That said, when you describe a child as “compliant and obedient,” the TikToker said it’s a red flag. (“That’s a really long way of saying that this child will do whatever you want no questions asked,” she explained.) How dangerous is this? In the world we live in now.
And when you go one step further to describe a child’s positive attributes in a Facebook post — by saying the child “eats well” and “sleeps well” — don’t be surprised if you get a few raised eyebrows from the public.
“He’s not a dog!” Krista told her followers. “They are literally describing this child like you would see an ad for a dog at a shelter.”
After taking it all in, the TikToker was floored. As were many others.
“Now, we don’t know the entire situation, obviously, from this one Facebook post. But never ever ever ever EVER should you be making posts like this to strangers on the internet to take in a re-homed adopted child,” Krista said.
“This is an easy way to allow children to keep getting exploited,” she continued, noting that describing the child as “compliant” is basically an open invitation to anyone with “malicious intent.”
According to Krista, she says the agency may as well write, “Hey, this is a child that’s really easy to take advantage of!” or “Hey, if you’re looking for someone to prey on, this one’s easy to control.”
“I don’t know why Facebook continues to let this page exist,” she continued, “because they know that there’s an underground market of people who are re-homing children who’ve been adopted on their website.”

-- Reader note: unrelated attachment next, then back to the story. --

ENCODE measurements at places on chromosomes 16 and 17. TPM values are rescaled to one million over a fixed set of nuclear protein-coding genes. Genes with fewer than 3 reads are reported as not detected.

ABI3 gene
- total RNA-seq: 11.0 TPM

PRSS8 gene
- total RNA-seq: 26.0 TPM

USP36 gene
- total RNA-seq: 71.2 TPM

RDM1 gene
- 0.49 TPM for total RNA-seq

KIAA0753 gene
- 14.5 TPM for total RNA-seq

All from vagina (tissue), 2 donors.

A lot of people chimed in with a response to the video.
Many were surprised to learn that “re-homing” a child is even a thing. Now you know.
“I’m so confused,” wrote one TikToker. “Rehoming adopted children? So someone could call and say, ‘Yeah, I’ll take him’ and that would be it? Isn’t there a ton of legalities?” The barrier to entry seems a bit too low and to advertise that a child is obedient and will follow orders seems to set predators up.
“Yes and no,” replied Krista, who said it depends on the type of adoption.
Another person online followed up to say that “private adoption doesn’t actually require input from the government” and that “it’s entirely unregulated.”
Plenty of others said that this practice sounds an awful lot like human trafficking. Which has been found to be more prevalent in our society than we recently knew until we saw the many famous celebrities, elite business class and politicians connected to Ep.stein and Max.well in recent legal cases.
“Facebook banned the trading/selling of live animals, but not live humans??????” asked one person.
“This!” another person chimed in. “I’ve been in FB jail for selling live aquarium fish, but you can sell a whole human child.”
Several people also chimed in and wondered why re-homing children doesn’t count as “child abandonment” in the eyes of the law.
“Tell me you live in America without telling me you live in America …” another person wrote sarcastically.
The practice of “re-homing” has been controversial for years. Understandably so.
A YouTuber by the name of Myka Stauffer opened up about it in May 2020, after finding a new home for her young son Huxley, who has autism. The decision came just two years after the boy was adopted from China and brought to the Stauffer’s home in the US. But after sharing the update with her social media followers, the influencer was hit with a ton of backlash from people who believed that she’d abandoned the child. It probably felt that way to the kid.
“There’s not an ounce of our body that doesn’t love Huxley with all of our being, there wasn’t a minute that I didn’t try our hardest,” Myka said at the time. But “after multiple assessments, after multiple evaluations, numerous medical professionals have felt that he needed a different fit in his medical needs. He needed more.”